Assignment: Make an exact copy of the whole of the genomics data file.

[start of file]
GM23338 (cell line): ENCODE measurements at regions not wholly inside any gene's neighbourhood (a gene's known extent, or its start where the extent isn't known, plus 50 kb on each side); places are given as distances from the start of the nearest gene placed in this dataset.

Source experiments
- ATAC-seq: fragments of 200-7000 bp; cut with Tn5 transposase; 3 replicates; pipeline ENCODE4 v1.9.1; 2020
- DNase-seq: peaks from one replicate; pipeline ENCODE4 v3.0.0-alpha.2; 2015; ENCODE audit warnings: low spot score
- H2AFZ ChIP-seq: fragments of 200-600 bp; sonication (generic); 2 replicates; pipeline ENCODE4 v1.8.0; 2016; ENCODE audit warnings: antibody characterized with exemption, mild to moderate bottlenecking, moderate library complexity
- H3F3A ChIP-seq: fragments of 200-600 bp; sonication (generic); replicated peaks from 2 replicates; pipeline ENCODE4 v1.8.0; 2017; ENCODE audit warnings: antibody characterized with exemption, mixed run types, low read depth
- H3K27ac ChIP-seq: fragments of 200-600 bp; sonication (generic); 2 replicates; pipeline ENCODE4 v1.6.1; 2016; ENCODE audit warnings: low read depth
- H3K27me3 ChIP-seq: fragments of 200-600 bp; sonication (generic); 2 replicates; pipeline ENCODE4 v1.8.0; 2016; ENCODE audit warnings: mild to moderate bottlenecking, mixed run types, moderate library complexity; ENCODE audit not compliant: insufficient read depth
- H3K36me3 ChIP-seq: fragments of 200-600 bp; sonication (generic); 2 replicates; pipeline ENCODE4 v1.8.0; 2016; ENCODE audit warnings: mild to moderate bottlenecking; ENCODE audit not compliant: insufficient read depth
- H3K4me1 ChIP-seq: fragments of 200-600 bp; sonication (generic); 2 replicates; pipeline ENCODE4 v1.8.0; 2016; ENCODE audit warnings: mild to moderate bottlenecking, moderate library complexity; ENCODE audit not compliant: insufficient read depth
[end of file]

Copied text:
GM23338 (cell line): ENCODE measurements at regions not wholly inside any gene's neighbourhood (a gene's known extent, or its start where the extent isn't known, plus 50 kb on each side); places are given as distances from the start of the nearest gene placed in this dataset.

Source experiments
- ATAC-seq: fragments of 200-7000 bp; cut with Tn5 transposase; 3 replicates; pipeline ENCODE4 v1.9.1; 2020
- DNase-seq: peaks from one replicate; pipeline ENCODE4 v3.0.0-alpha.2; 2015; ENCODE audit warnings: low spot score
- H2AFZ ChIP-seq: fragments of 200-600 bp; sonication (generic); 2 replicates; pipeline ENCODE4 v1.8.0; 2016; ENCODE audit warnings: antibody characterized with exemption, mild to moderate bottlenecking, moderate library complexity
- H3F3A ChIP-seq: fragments of 200-600 bp; sonication (generic); replicated peaks from 2 replicates; pipeline ENCODE4 v1.8.0; 2017; ENCODE audit warnings: antibody characterized with exemption, mixed run types, low read depth
- H3K27ac ChIP-seq: fragments of 200-600 bp; sonication (generic); 2 replicates; pipeline ENCODE4 v1.6.1; 2016; ENCODE audit warnings: low read depth
- H3K27me3 ChIP-seq: fragments of 200-600 bp; sonication (generic); 2 replicates; pipeline ENCODE4 v1.8.0; 2016; ENCODE audit warnings: mild to moderate bottlenecking, mixed run types, moderate library complexity; ENCODE audit not compliant: insufficient read depth
- H3K36me3 ChIP-seq: fragments of 200-600 bp; sonication (generic); 2 replicates; pipeline ENCODE4 v1.8.0; 2016; ENCODE audit warnings: mild to moderate bottlenecking; ENCODE audit not compliant: insufficient read depth
- H3K4me1 ChIP-seq: fragments of 200-600 bp; sonication (generic); 2 replicates; pipeline ENCODE4 v1.8.0; 2016; ENCODE audit warnings: mild to moderate bottlenecking, moderate library complexity; ENCODE audit not compliant: insufficient read depth